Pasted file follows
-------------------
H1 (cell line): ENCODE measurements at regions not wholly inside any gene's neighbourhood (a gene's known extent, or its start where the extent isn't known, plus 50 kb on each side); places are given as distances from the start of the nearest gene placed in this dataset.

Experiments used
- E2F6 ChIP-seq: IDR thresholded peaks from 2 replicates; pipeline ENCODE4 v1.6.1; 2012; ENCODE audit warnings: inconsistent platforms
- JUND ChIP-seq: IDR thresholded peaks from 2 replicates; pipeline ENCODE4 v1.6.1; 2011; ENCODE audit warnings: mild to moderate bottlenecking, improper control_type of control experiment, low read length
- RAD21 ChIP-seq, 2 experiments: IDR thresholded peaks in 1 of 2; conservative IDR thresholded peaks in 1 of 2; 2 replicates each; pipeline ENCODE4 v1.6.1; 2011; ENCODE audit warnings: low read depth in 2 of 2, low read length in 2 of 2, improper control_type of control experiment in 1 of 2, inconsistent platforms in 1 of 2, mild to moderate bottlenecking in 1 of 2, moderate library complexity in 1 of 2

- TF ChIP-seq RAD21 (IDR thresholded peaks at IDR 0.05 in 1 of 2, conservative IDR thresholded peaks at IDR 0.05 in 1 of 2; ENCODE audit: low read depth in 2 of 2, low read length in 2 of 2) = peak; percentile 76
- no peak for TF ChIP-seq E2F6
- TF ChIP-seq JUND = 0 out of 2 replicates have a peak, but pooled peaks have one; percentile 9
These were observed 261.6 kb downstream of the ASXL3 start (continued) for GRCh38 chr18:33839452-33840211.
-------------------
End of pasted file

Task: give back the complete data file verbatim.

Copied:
H1 (cell line): ENCODE measurements at regions not wholly inside any gene's neighbourhood (a gene's known extent, or its start where the extent isn't known, plus 50 kb on each side); places are given as distances from the start of the nearest gene placed in this dataset.

Experiments used
- E2F6 ChIP-seq: IDR thresholded peaks from 2 replicates; pipeline ENCODE4 v1.6.1; 2012; ENCODE audit warnings: inconsistent platforms
- JUND ChIP-seq: IDR thresholded peaks from 2 replicates; pipeline ENCODE4 v1.6.1; 2011; ENCODE audit warnings: mild to moderate bottlenecking, improper control_type of control experiment, low read length
- RAD21 ChIP-seq, 2 experiments: IDR thresholded peaks in 1 of 2; conservative IDR thresholded peaks in 1 of 2; 2 replicates each; pipeline ENCODE4 v1.6.1; 2011; ENCODE audit warnings: low read depth in 2 of 2, low read length in 2 of 2, improper control_type of control experiment in 1 of 2, inconsistent platforms in 1 of 2, mild to moderate bottlenecking in 1 of 2, moderate library complexity in 1 of 2

- TF ChIP-seq RAD21 (IDR thresholded peaks at IDR 0.05 in 1 of 2, conservative IDR thresholded peaks at IDR 0.05 in 1 of 2; ENCODE audit: low read depth in 2 of 2, low read length in 2 of 2) = peak; percentile 76
- no peak for TF ChIP-seq E2F6
- TF ChIP-seq JUND = 0 out of 2 replicates have a peak, but pooled peaks have one; percentile 9
These were observed 261.6 kb downstream of the ASXL3 start (continued) for GRCh38 chr18:33839452-33840211.